I hope everyone had a lovely Christmas. I'm happy to report that although it's been warm and rainy all week here in Southern Ontario, it is actually snowing this morning! We'll see how long it lasts.
Our Christmas was nice, although unfortunately we all had a light touch of the stomach flu all week, which meant we couldn't visit with family, which was disappointing.
We had another disappointment, one which taught us a lesson. Regular readers of this blog will know that we love handmade gifts. We try to make them, we try to buy them. And we sell our handmade toys on Etsy. Handmade gifts are, in my opinion, better quality and almost always more special.
However, there are times when it seems that a store-bought gift would fit the bill. This Christmas, for example, we bought a remote control monster truck for Owen. Now, we normally don't buy toys like this, especially ones that require constantly buying new batteries. But our son had been asking for one of these for quite some time now. So we decided to buy it, and felt pleased when we imagined how happy he would be on Christmas morning.
We should have known better, of course. I thought that spending $60 on a toy would mean it would be decent quality...but this thing was total junk. It broke literally within minutes of being taken out of the box--it would go forward but would no longer steer side to side. It's going back to Sears; Owen is understandably upset. All the more so because last year the small remote control truck my sister bought him also broke on Christmas day--it literally fell apart, the wheels fell off and everything. That one was much cheaper though, so I thought we would be safe this time.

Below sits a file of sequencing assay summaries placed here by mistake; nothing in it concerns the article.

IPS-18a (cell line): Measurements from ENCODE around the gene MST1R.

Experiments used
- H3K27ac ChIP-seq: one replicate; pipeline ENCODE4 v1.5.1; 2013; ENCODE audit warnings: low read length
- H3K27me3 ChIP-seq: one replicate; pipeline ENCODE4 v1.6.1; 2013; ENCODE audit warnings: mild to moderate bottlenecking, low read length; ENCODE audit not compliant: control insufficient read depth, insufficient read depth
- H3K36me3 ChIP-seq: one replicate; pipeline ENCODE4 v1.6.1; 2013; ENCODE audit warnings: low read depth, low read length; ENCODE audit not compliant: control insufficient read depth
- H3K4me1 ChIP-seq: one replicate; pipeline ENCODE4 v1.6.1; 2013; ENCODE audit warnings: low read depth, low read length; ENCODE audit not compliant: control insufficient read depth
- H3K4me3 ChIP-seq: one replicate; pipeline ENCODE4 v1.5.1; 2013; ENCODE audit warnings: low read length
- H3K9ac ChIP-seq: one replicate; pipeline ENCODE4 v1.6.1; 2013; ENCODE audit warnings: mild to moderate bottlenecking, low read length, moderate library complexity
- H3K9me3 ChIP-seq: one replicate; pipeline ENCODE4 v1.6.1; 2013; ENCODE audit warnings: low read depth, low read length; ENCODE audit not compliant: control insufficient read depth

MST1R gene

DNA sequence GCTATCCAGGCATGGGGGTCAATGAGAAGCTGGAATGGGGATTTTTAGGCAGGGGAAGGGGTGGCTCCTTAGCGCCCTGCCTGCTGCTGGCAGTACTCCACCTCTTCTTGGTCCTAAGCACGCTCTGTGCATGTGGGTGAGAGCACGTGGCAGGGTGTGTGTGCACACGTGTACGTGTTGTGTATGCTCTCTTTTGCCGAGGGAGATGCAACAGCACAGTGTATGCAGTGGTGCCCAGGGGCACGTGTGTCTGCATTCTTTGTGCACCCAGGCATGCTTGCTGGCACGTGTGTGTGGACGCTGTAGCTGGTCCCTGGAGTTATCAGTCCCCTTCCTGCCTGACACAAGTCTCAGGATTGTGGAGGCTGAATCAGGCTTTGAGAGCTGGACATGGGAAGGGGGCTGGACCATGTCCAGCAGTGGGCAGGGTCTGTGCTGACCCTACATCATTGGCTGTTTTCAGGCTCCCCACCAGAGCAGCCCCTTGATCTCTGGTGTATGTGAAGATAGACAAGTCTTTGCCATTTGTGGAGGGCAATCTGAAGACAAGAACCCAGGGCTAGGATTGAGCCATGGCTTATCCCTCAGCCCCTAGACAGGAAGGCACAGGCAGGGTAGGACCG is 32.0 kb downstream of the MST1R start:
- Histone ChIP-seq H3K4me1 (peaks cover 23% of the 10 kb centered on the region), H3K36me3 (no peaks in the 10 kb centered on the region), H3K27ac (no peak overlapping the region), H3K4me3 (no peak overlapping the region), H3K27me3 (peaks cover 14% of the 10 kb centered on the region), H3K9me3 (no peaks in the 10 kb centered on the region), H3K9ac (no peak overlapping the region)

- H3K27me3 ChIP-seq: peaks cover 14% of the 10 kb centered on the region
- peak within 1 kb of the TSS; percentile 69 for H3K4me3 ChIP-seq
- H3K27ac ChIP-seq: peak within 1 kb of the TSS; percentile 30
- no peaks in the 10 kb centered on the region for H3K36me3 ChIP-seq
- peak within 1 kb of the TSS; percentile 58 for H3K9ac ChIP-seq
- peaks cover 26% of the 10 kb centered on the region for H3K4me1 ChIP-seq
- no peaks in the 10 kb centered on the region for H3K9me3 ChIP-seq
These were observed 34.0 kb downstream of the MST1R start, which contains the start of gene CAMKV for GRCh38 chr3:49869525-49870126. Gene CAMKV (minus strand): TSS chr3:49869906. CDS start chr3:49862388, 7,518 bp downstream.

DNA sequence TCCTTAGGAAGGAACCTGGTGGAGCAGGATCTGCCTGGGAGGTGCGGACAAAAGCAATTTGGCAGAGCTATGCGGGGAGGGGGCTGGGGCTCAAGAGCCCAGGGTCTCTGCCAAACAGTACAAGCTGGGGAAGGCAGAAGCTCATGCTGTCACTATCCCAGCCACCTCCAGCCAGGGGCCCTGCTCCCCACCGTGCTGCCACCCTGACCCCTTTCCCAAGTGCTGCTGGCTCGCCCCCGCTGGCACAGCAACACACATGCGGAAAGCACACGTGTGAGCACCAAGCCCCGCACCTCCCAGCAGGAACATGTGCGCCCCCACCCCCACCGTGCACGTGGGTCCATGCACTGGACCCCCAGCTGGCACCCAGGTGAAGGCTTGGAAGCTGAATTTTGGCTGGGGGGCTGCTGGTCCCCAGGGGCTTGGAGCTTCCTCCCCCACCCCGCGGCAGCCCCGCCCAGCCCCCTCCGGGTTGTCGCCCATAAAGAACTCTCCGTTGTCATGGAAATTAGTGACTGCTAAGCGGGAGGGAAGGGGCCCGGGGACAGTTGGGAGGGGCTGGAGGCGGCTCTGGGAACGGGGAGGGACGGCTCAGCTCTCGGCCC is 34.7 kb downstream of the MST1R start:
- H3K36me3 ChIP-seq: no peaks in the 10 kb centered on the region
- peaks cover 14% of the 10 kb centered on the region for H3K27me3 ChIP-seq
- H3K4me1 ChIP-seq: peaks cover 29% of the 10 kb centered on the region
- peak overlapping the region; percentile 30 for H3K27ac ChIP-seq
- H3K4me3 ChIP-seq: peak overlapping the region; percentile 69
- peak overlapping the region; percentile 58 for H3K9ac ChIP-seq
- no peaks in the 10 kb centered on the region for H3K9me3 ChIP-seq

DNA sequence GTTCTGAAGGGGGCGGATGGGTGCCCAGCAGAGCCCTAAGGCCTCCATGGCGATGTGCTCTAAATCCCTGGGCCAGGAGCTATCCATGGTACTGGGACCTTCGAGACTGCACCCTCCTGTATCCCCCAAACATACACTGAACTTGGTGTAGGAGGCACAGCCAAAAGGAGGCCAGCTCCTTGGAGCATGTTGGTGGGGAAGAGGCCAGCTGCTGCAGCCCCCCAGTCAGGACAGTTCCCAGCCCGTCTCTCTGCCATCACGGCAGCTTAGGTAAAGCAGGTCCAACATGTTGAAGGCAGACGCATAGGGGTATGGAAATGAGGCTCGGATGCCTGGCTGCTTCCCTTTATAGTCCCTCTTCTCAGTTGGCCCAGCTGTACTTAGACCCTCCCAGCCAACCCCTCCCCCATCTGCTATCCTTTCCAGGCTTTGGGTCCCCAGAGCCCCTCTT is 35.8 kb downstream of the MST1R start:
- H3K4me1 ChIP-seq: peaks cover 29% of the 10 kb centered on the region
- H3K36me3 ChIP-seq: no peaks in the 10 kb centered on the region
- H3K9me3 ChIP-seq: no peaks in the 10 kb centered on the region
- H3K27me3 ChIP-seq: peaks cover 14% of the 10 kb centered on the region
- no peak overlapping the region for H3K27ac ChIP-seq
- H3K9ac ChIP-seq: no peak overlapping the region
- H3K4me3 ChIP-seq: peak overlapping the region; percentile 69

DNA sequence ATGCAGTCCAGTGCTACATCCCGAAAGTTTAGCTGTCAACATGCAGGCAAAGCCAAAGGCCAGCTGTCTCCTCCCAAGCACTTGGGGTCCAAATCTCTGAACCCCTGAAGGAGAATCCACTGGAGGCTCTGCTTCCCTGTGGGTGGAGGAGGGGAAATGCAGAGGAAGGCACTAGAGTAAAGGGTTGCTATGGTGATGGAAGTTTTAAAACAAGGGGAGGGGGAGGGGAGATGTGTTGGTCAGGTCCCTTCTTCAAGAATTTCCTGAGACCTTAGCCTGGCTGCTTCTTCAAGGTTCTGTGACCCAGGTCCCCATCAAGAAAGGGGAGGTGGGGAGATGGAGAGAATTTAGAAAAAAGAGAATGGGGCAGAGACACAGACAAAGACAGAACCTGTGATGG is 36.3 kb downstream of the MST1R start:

We are really disgusted that even a $60 toy can't last a single day, even a single hour without breaking. But lesson learned. We are going to be much more careful about what goes under the tree next year. Every Christmas, we try to squeak through just one or two toys mass-produced in a factory overseas, and every time the item has ended up breaking within a week. (The only exception we have found are the metal Thomas trains, which actually hold up well to extended play. But the important thing to note is they are not plastic.)
It's really sad, because I can imagine how many little children across North America are heartbroken already because their new Christmas toys broke immediately. And all of those broken toys will end up in a landfill, after having served no purpose but to disappoint a child (and to make profit for someone somewhere.) Chris and I both agree that it seems unfair to the children of today. When we were growing up back in the 1980s, toys were much better quality and our Christmas presents could be expected to last.
I don't want to be too negative--we had a lovely Christmas, we ate a lot of good food and laughed a great deal too. I just wanted to share this lesson about consumer goods that we apparently needed to learn one more time!
I was surprised with a handmade gift I was not expecting - Chris made me a maple cutting board with a trough, for carving roast meat. I was so pleased! I have wanted one like this for some time, and this one is so thick and sturdy I imagine it will last forever.
I also was blessed with two books which I enjoyed from the public library, and wanted to add to my own shelf: The Self Sufficient Gardener and The Art of Simple Food. I'm so happy about both of these books, which I love.
Today, it feels like Christmas is really over because Chris is back to work. I'm going to spend the day cleaning and putting things back to rights. Perhaps that doesn't sound like too much fun, but I'm looking forward to it!
Warm holiday wishes to all my readers around the globe...